"The Department of State has announced the designations of Ansar al-Shari’a in Benghazi, Ansar al-Shari’a in Darnah, and Ansar al-Shari’a in Tunisia as separate Foreign Terrorist Organizations (FTOs) under Section 219 of the Immigration and Nationality Act and as Specially Designated Global Terrorist entities under section 1(b) of Executive Order (E.O.) 13224.
"In addition to these group designations, the Department of State has also designated Ahmed Abu Khattalah, Sufian bin Qumu, and Seifallah Ben Hassine, commonly known as “Abou Iyadh,” as Specially Designated Global Terrorists under E.O. 13224.
"The consequences of the FTO and E.O. 13224 designations include a prohibition against knowingly providing, or attempting or conspiring to provide, material support or resources to, or engaging in transactions with these organizations, and the freezing of all property and interests in property of the organization and individuals that are in the United States, or come within the United States or the control of U.S. persons. The Department of State took these actions in consultation with the Departments of Justice and Treasury.
"Created separately after the fall of the Qadhafi regime, Ansar al-Shari’a in Benghazi and Ansar al-Shari’a in Darnah have been involved in terrorist attacks against civilian targets, frequent assassinations, and attempted assassinations of security officials and political actors in eastern Libya, and the September 11, 2012 attacks against the U.S. Special Mission and Annex in Benghazi, Libya. Members of both organizations continue to pose a threat to U.S. interests in Libya. Ahmed Abu Khattalah is a senior leader of Ansar al-Shari’a in Benghazi and Sufian bin Qumu is the leader of Ansar al-Shari’a in Darnah.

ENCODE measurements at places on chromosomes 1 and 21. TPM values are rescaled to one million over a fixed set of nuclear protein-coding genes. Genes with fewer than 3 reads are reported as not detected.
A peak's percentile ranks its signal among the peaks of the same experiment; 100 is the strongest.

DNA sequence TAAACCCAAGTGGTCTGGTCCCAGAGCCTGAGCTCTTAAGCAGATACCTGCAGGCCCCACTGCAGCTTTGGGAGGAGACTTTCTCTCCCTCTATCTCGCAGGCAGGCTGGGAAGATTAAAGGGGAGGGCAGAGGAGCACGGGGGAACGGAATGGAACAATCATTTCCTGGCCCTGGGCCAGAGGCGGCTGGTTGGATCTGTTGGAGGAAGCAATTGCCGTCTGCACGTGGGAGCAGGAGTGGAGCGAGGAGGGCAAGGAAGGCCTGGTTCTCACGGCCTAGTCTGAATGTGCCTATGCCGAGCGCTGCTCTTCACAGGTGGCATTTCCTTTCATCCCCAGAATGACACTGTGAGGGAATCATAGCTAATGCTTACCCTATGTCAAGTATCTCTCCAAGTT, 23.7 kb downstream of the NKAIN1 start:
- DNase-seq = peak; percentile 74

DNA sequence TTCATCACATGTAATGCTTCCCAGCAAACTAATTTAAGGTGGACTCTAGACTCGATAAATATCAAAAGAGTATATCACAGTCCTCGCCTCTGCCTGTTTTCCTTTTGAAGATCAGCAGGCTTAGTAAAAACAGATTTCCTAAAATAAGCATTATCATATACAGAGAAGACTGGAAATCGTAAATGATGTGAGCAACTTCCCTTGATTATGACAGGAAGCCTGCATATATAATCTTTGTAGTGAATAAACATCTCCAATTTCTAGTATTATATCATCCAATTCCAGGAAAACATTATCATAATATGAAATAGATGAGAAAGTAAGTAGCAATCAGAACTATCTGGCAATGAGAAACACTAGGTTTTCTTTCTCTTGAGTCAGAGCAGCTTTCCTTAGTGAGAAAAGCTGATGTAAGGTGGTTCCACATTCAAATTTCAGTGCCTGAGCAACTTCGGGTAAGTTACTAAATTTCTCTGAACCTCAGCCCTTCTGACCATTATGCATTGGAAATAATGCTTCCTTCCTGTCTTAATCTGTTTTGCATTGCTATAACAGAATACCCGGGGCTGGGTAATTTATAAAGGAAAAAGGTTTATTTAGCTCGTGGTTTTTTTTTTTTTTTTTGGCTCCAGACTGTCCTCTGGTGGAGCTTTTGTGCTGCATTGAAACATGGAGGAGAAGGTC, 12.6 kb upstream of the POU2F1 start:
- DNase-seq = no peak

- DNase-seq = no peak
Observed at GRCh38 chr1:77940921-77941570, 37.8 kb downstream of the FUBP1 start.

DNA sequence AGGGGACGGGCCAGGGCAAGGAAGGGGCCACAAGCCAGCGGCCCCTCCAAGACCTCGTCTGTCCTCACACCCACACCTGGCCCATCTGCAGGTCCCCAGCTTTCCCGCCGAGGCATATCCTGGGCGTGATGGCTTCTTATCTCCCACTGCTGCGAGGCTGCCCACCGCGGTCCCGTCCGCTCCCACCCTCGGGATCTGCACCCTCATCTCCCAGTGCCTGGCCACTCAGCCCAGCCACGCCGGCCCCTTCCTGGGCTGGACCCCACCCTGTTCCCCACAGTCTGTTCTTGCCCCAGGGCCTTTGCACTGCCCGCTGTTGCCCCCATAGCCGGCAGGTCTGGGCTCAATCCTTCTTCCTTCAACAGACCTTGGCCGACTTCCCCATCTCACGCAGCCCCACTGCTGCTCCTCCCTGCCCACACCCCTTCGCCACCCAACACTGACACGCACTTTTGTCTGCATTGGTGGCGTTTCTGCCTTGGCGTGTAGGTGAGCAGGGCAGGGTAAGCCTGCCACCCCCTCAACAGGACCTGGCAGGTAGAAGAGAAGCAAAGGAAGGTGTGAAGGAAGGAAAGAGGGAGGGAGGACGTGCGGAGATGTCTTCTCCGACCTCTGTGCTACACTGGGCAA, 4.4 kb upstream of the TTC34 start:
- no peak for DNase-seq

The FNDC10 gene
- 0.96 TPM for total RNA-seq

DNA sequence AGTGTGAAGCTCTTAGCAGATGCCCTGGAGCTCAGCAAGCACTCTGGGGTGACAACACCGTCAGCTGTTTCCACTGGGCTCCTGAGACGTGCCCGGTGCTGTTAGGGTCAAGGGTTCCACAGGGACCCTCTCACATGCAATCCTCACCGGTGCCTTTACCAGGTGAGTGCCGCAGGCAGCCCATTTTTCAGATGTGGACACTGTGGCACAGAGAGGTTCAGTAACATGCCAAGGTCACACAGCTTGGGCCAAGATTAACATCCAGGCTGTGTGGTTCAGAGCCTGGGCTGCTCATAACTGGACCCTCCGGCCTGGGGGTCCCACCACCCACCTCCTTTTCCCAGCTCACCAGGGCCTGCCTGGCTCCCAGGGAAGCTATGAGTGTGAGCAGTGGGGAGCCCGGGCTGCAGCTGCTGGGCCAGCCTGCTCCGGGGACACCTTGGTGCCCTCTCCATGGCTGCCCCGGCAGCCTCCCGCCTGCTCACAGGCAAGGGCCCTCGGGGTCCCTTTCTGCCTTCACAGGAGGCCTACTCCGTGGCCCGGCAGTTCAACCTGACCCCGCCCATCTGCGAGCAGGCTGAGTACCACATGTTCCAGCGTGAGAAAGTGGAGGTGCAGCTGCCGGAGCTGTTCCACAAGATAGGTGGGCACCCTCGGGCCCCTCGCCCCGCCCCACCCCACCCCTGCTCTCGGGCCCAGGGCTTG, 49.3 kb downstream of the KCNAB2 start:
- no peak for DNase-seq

"Founded by Seifallah Ben Hassine in early 2011, Ansar al-Shari’a in Tunisia was involved in the September 14, 2012 attack against the U.S. Embassy and American school in Tunis, which put the lives of over one hundred United States employees in the Embassy at risk. The Tunisian government has declared Ansar al-Shari’a in Tunisia a terrorist organization, and the group has been implicated in attacks against Tunisian security forces, assassinations of Tunisian political figures, and attempted suicide bombings of locations that tourists frequent. Ansar al-Shari’a in Tunisia, which is ideologically aligned with al-Qa’ida and tied to its affiliates, including AQIM, represents the greatest threat to U.S. interests in Tunisia.
"The U.S. government is committed to taking all appropriate actions against the organizations and individuals responsible for the attacks against the U.S. diplomatic facilities in Libya and Tunisia. We remain committed to working with the Libyan government to bring the perpetrators of the September 11, 2012, Benghazi attacks to justice and to ensure the safety of our personnel serving overseas. Likewise, we continue to urge the Tunisian government to bring to justice those responsible for the September 14, 2012 attack on the U.S. Embassy in Tunis.